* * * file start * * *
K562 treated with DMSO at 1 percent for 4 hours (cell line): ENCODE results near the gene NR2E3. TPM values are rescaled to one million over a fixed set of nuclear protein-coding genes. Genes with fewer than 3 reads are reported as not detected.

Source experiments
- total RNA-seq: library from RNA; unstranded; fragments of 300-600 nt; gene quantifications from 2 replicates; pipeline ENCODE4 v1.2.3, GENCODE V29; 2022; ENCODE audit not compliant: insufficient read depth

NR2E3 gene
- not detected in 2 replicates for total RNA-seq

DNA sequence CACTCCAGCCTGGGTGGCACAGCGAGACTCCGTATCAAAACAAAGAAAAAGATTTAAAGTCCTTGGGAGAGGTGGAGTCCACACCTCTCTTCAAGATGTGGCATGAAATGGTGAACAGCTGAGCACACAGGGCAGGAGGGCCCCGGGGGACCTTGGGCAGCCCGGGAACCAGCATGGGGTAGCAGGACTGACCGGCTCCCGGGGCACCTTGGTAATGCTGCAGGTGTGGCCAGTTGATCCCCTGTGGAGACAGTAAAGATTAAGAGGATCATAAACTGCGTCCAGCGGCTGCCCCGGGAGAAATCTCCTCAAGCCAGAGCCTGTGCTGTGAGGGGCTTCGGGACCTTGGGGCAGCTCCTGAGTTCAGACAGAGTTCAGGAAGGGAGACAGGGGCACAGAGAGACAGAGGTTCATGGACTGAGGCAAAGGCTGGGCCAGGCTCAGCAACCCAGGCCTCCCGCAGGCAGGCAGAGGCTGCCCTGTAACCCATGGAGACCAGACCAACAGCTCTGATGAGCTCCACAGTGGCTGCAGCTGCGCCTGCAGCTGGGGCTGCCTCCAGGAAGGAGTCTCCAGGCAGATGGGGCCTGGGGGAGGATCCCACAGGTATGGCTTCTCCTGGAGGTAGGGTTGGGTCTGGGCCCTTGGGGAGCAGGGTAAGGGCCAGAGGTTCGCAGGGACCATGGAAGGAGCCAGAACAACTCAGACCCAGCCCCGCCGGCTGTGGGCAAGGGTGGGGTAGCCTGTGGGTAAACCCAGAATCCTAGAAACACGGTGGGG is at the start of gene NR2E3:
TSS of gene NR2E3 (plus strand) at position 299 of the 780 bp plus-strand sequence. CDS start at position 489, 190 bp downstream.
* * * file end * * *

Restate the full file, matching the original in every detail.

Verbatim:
K562 treated with DMSO at 1 percent for 4 hours (cell line): ENCODE results near the gene NR2E3. TPM values are rescaled to one million over a fixed set of nuclear protein-coding genes. Genes with fewer than 3 reads are reported as not detected.

Source experiments
- total RNA-seq: library from RNA; unstranded; fragments of 300-600 nt; gene quantifications from 2 replicates; pipeline ENCODE4 v1.2.3, GENCODE V29; 2022; ENCODE audit not compliant: insufficient read depth

NR2E3 gene
- not detected in 2 replicates for total RNA-seq

DNA sequence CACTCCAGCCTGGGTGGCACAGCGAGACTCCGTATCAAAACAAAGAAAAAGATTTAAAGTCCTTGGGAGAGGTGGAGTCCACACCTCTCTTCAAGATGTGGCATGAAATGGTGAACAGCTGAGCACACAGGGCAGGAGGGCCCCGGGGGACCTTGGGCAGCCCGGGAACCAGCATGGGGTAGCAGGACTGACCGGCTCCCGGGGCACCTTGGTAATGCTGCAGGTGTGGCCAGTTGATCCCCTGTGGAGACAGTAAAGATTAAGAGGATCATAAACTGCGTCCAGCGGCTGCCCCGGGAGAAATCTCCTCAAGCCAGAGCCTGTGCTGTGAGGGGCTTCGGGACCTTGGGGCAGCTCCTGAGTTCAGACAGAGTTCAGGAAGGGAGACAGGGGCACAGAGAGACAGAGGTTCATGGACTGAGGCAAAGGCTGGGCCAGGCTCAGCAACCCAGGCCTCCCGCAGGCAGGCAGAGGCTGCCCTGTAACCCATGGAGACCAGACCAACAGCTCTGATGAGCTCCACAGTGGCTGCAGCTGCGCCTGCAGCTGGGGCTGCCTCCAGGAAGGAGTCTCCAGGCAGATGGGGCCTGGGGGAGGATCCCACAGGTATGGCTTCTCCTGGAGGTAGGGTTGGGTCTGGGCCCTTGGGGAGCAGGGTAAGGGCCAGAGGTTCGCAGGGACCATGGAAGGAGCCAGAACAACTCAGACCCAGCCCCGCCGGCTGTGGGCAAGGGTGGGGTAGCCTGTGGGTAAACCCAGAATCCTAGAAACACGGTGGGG is at the start of gene NR2E3:
TSS of gene NR2E3 (plus strand) at position 299 of the 780 bp plus-strand sequence. CDS start at position 489, 190 bp downstream.